SWDs may not know their rights and laws that pertain to them and their education. Have they read the Americans with Disabilities Act (ADA), the Higher Education Opportunity Act (HEOA), or the Individuals with Disabilities Education Act (IDEA)? Most high school seniors would rather go to a party after graduation, not read the legislation. 

Have SWDs read their IEPs? It is unfortunate, yet many postsecondary SWDs have never read his or her evaluations or IEPs and do not have any idea about transition support to college, including their Summary of Performance. Because of this, SWDs do not receive their supports and accommodations during college and their higher education experience. These factors often lead to SWDs dropping out of college. If Students with Disabilities are not completing their undergraduate degrees, how can they earn a Master’s degree and Doctoral degrees?

All of these facts about SWDs and college are all of the things that happened to me as a postsecondary student with disabilities. This research has always intrigued me because it’s personal, and I’m still a postsecondary student with disabilities. 

When teachers and professors discourage me or challenge me, it makes me want to prove that I can do whatever I set out to do and succeed. Since becoming a Ph.D. candidate at Pepperdine University, I have devoted myself to empowering postsecondary students with disabilities, like myself, by researching, investigating, proposing, and implementing solutions for the lifelong success of all postsecondary students with disabilities.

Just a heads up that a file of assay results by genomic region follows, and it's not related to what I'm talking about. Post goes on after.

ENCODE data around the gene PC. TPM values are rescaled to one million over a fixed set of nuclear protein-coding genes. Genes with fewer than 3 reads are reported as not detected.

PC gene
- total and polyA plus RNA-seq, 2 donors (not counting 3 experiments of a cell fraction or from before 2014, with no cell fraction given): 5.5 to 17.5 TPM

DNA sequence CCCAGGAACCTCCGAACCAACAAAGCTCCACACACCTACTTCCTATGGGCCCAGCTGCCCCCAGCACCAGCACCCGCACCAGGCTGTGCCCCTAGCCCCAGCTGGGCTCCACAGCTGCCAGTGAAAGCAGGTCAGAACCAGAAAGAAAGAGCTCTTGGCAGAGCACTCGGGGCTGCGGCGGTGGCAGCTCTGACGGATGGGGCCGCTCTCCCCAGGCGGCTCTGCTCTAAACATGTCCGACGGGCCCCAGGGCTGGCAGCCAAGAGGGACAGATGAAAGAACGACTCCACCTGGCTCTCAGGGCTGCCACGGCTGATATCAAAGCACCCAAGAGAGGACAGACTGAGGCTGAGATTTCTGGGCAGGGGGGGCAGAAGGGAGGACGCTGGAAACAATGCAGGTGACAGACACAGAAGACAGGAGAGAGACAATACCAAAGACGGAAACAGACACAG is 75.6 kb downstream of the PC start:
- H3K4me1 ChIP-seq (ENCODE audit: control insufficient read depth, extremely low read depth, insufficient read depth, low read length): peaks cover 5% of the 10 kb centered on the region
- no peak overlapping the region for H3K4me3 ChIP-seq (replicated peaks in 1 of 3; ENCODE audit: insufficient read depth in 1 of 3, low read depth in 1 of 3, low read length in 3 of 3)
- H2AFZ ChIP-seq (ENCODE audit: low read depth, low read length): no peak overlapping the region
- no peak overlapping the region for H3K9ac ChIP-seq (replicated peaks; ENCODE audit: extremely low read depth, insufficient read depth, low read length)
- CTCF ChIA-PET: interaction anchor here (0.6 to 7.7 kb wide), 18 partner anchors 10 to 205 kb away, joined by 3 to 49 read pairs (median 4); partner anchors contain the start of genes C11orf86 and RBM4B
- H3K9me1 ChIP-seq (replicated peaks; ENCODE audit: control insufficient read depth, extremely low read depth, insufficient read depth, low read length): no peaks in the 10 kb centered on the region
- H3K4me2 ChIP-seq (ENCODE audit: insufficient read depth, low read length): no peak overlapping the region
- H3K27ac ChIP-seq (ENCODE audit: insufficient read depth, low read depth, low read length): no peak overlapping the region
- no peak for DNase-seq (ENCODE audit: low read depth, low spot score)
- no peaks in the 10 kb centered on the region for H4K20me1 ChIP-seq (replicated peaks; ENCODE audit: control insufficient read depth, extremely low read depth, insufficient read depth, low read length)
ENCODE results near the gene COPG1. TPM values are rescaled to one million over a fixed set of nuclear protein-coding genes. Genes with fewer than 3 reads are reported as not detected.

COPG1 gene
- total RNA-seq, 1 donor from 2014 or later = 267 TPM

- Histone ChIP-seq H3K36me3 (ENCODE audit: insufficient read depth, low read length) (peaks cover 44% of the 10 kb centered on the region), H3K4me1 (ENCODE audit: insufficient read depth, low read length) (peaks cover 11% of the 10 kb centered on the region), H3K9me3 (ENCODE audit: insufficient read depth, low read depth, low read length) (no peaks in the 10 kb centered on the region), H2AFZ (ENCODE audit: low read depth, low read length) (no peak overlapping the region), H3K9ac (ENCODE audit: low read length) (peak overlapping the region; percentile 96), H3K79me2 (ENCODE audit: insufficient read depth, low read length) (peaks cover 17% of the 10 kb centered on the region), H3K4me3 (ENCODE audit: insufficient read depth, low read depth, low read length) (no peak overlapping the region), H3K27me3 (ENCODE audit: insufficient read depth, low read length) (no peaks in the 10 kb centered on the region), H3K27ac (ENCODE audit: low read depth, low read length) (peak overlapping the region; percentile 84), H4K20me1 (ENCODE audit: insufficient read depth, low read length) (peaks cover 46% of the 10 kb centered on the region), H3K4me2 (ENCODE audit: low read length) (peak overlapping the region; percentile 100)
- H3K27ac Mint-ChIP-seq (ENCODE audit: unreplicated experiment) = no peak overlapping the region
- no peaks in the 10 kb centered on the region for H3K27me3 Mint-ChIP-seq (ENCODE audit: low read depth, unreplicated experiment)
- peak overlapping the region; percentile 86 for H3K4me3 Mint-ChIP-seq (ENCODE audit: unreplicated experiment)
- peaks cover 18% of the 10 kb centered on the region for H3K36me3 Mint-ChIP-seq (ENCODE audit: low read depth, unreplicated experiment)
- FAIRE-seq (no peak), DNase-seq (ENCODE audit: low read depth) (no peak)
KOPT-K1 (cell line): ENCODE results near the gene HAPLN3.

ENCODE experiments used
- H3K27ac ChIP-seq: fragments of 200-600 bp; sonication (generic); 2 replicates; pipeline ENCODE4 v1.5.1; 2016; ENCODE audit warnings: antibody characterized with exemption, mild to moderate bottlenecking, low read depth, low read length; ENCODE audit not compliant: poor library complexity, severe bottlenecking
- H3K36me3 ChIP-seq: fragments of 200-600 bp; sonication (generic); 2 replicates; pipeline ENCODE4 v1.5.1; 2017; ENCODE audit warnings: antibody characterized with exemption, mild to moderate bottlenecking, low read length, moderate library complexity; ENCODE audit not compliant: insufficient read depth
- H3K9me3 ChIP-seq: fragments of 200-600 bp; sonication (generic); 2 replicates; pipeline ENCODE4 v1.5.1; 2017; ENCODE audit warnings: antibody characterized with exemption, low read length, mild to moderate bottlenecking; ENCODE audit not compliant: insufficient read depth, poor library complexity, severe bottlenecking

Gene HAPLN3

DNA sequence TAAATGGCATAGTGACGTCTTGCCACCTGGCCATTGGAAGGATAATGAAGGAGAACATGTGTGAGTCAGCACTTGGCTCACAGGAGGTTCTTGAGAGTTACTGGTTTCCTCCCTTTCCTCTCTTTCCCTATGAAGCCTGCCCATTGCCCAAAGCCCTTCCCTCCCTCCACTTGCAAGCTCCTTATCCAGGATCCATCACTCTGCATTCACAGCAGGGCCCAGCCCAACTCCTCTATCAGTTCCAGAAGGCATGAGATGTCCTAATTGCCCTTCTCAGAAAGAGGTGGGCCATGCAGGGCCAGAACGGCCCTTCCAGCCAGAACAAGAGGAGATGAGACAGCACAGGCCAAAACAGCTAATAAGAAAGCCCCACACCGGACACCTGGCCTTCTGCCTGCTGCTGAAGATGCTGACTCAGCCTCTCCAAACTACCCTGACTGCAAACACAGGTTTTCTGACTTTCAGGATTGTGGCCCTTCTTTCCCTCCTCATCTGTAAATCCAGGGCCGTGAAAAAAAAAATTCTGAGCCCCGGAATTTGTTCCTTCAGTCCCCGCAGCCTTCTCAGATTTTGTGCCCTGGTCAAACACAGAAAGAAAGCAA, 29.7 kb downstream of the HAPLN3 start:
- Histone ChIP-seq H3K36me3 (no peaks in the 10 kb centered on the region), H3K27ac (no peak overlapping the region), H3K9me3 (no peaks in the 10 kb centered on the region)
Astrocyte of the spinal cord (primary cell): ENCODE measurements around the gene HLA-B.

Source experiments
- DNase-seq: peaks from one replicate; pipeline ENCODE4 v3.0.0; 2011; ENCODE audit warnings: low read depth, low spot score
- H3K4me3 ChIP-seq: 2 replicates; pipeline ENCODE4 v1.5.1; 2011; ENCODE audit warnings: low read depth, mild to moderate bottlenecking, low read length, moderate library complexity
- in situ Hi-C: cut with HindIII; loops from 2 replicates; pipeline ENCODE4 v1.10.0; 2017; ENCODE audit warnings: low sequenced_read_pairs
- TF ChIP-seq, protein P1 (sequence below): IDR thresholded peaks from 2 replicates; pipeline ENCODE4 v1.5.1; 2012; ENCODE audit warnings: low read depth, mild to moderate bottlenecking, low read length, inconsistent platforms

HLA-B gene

When a student enters college, they don’t dream of dropping out. They dream of graduating. Never underestimate the power of grit and perseverance and having a positive attitude. Speak up and self-advocate to your professors when you need an accommodation! 

By self-advocating, we can change the factors that inhibit and restrict postsecondary students with disabilities. We can change the way professors teach, and most importantly, we can change the perception –  the way the world sees postsecondary students with disabilities. 

Toby Tomlinson Baker is a Ph.D. Candidate at Pepperdine University. She has been a teacher of students with learning disabilities for more than 12 years. Ms. Baker is intrigued to investigate the perception and success of postsecondary students with disabilities and higher education faculty, her dissertation topic area. For the past two years, Ms. Baker has been part of the research team IC4 at Pepperdine University for the National Science Foundation (NSF). Currently, Ms. Baker teaches with Los Angeles Unified School District and is a certified Trainer of Teachers for the district. She was awarded the Harrison Sylvester Award for her research by the Learning Disability Association (LDA) and has been CHADD’s 2018 Educator of the Year.

You can hear more from Toby about self-advocacy in her podcast, Learning to Self-Advocate, on the LDA Podcast Channel!